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 2006-03-14, 10:25 #1 ThiloHarich     Nov 2005 32×11 Posts Simple Idea for SIQS I have a simple Idea, which is so simple that somebody else might have worked around with it: Y^2 = X^2 – N -> Y^2 = X^2 - N mod p I see two applications: We consider the possible x mod p: X_p = {x| y^2 = x^2 – N mod p, 0<=x<=p} Then we know Y^2 = x^2 - N -> x mod p \in X_p. But since |{y^2mod p|0<=y X_3 = {0,2} We start with x = sqrt (N) = 6: 0 (6mod 3) is in X_3 and 6^2 – 55 is no square. 1 (7mod 3) is not in X_3 and so we switch to 8: 2 (8mod 3) is in X_3 and 8^2 – 55 = 3^2 So we found the divisor 8+3 = 11. We can easily build X_p*q out of X_p and X_q. |X_p*q| <= (p+1)*(q+1)/4 if q and p were primes. So in every step we can sieve half of the numbers. The problem is that the set for X is getting very huge. If we have a memory effective way to represent the set we might have a fast factoring algorithm. I thought of representing the set by BDD’s, but I have not much faith in this idea, and have not tried it. Another idea (this is why I tried to implement the SIQS) is the following: If we have a leading coefficient a = p_1 * p_2 * … * p_s (p_i of the factor base). Then we look for numbers a*d, which factor over the factor base. If we focus on d = y^2 mod p, we can again half the numbers we are searching for, for each p. I think I made a mistake, because this simple idea will fasten the SIQS reasonable. Last fiddled with by ThiloHarich on 2006-03-14 at 10:27
2006-03-14, 12:23   #2
R.D. Silverman

Nov 2003

22×5×373 Posts

Quote:
 Originally Posted by ThiloHarich I have a simple Idea, which is so simple that somebody else might have worked around with it: Y^2 = X^2 – N -> Y^2 = X^2 - N mod p I see two applications: We consider the possible x mod p: X_p = {x| y^2 = x^2 – N mod p, 0<=x<=p} Then we know Y^2 = x^2 - N -> x mod p \in X_p. But since |{y^2mod p|0<=y X_3 = {0,2} We start with x = sqrt (N) = 6: 0 (6mod 3) is in X_3 and 6^2 – 55 is no square. 1 (7mod 3) is not in X_3 and so we switch to 8: 2 (8mod 3) is in X_3 and 8^2 – 55 = 3^2 So we found the divisor 8+3 = 11. We can easily build X_p*q out of X_p and X_q. |X_p*q| <= (p+1)*(q+1)/4 if q and p were primes. So in every step we can sieve half of the numbers. The problem is that the set for X is getting very huge. If we have a memory effective way to represent the set we might have a fast factoring algorithm. I thought of representing the set by BDD’s, but I have not much faith in this idea, and have not tried it. Another idea (this is why I tried to implement the SIQS) is the following: If we have a leading coefficient a = p_1 * p_2 * … * p_s (p_i of the factor base). Then we look for numbers a*d, which factor over the factor base. If we focus on d = y^2 mod p, we can again half the numbers we are searching for, for each p. I think I made a mistake, because this simple idea will fasten the SIQS reasonable.
What you have posted is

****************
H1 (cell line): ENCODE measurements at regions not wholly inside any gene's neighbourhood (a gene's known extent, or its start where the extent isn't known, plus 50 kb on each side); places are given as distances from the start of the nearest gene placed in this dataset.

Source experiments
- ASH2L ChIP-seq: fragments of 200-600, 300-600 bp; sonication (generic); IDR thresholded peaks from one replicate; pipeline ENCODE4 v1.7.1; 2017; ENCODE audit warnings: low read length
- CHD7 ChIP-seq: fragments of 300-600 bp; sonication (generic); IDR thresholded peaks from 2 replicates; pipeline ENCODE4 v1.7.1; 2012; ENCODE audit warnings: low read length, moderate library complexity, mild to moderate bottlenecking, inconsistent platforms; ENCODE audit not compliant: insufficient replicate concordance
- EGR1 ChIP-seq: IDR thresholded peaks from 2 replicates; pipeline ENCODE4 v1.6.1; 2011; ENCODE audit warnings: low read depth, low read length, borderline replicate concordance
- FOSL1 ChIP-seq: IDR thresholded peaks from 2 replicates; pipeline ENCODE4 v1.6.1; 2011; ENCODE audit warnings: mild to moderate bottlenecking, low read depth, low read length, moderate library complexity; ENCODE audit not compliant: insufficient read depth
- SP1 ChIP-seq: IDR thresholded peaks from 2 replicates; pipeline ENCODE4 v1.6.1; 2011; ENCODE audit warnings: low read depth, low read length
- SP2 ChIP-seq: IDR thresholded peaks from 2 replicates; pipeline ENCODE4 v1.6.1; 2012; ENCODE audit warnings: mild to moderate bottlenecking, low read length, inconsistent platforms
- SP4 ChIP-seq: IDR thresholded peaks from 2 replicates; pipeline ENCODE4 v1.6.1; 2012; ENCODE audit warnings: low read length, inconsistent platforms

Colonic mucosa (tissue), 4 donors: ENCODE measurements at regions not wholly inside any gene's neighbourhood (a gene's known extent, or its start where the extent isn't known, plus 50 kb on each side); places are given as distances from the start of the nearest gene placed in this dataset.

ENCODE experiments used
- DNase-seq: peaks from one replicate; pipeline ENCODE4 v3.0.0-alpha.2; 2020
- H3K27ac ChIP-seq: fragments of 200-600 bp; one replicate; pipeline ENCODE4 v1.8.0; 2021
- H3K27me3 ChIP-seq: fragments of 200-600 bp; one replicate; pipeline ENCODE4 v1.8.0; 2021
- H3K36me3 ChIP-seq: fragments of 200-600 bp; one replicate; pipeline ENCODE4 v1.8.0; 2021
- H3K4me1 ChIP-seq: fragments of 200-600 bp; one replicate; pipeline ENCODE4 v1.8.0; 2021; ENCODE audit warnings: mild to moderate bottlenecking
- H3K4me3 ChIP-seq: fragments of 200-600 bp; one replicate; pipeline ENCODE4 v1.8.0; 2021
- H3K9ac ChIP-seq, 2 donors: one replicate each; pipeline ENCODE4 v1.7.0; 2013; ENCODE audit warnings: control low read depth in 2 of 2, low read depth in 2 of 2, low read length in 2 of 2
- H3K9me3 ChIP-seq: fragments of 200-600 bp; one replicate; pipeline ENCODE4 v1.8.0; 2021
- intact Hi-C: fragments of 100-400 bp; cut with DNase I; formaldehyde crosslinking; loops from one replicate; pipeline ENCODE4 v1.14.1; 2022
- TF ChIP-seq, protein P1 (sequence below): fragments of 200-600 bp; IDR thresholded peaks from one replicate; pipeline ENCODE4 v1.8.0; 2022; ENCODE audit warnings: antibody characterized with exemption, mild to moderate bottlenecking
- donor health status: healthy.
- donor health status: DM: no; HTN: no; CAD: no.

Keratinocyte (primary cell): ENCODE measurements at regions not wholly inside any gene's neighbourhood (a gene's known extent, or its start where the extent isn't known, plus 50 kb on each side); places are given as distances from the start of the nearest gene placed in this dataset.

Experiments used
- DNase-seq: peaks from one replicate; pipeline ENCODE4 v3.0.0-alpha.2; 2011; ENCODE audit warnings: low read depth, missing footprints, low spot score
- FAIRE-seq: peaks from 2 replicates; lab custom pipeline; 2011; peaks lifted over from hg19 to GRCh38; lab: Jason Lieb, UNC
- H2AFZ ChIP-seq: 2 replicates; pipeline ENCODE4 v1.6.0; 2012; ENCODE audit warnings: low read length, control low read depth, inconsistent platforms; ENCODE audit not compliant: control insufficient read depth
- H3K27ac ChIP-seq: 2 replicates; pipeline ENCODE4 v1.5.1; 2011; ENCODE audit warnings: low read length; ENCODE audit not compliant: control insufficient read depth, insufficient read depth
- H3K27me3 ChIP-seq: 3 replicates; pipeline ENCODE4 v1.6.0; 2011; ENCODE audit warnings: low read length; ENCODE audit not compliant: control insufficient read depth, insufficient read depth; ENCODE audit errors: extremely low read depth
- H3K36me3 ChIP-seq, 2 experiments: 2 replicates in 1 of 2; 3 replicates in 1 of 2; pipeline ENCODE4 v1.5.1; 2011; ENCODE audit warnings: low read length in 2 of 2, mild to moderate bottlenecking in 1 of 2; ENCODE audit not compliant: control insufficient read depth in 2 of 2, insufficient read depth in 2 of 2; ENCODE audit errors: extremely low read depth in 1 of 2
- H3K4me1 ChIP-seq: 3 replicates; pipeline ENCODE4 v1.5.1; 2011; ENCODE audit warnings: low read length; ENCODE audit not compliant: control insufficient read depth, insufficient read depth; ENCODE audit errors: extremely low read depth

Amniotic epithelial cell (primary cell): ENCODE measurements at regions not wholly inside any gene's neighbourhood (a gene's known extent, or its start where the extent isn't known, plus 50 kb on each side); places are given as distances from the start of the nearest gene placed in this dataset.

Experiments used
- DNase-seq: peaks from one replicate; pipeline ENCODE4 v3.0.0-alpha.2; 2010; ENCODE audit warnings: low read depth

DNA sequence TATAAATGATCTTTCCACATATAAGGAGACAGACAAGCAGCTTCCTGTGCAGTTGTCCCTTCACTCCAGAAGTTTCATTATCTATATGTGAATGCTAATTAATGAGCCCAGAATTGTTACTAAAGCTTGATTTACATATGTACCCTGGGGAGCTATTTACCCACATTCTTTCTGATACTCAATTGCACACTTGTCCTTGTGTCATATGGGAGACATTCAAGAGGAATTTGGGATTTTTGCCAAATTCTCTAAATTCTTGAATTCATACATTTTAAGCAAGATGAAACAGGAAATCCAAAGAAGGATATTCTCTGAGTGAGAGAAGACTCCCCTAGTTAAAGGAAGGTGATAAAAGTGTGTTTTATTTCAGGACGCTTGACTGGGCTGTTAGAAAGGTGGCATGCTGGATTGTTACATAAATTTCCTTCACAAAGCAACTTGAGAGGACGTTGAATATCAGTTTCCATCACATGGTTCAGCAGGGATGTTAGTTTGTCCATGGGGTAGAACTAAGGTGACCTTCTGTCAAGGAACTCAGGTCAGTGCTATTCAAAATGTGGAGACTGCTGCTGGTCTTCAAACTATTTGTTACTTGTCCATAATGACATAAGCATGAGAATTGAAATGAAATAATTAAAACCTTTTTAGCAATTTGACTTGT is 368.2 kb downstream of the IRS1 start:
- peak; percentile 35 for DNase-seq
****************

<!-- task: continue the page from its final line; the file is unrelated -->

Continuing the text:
(1) Not useful for QS
(2) Not really applicable to QS. All you have done is rediscover difference
of squares with exclusion moduli.

2006-03-14, 12:33   #3
xilman
Bamboozled!

"𒉺𒌌𒇷𒆷𒀭"
May 2003
Down not across

244128 Posts

Quote:
 Originally Posted by R.D. Silverman What you have posted is (1) Not useful for QS (2) Not really applicable to QS. All you have done is rediscover difference of squares with exclusion moduli.
I suspect that most everyone who starts thinking about factorization algorithms other than trial division rediscovers this algorithm relatively early on. I certainly did, back when I was aged 14 or so.

I believe Fermat was the first person to systematize the idea and to use it to speed up his eponymous factoring algorithm. So the idea has been examined for at least 350 years.

Paul

2006-03-15, 08:09   #4
ThiloHarich

Nov 2005

32×11 Posts

Quote:
 (1) Not useful for QS (2) Not really applicable to QS.
We have x - N = (ax + b)^2 - N = a *(ax^2 + 2bx + c) | b^2 - N = a*c
and we will look for smooth a * (ax^2 + 2bx + c) .

If p is a prime not in the factor base (and n has a quadratic residue mod p) and

ax^2 + 2bx + c != y^2 mod p, then a (ax^2 + 2bx + c) can not be smooth.

So the idea can be used for reducing the possible x in the QS.

2006-03-15, 11:48   #5
R.D. Silverman

Nov 2003

11101001001002 Posts

Quote:
 Originally Posted by ThiloHarich We have x - N = (ax + b)^2 - N = a *(ax^2 + 2bx + c) | b^2 - N = a*c and we will look for smooth a * (ax^2 + 2bx + c) . If p is a prime not in the factor base (and n has a quadratic residue mod p) and ax^2 + 2bx + c != y^2 mod p, then a (ax^2 + 2bx + c) can not be smooth. So the idea can be used for reducing the possible x in the QS.
I already told you that the idea was not useful.
Why? What compels you? Especially since it is clear that you
do not understand the algorithm.

Explain *in detail* how the idea reduces the amount of sieving.
Or (equivalently) reduces the number of candidate relations.

The polynomials in QS are *already* constructed in such a way that EVERY
value is a square.

I think you fail to understand how QS works. Go study it. Then maybe you
might have something intelligent to say about it.

 2006-03-16, 08:22 #6 ThiloHarich     Nov 2005 9910 Posts I have already programmed a mpqs algorithm which runs half as fast as the Dario Alpern SIQS Applet. Thank you for the constructive advice.

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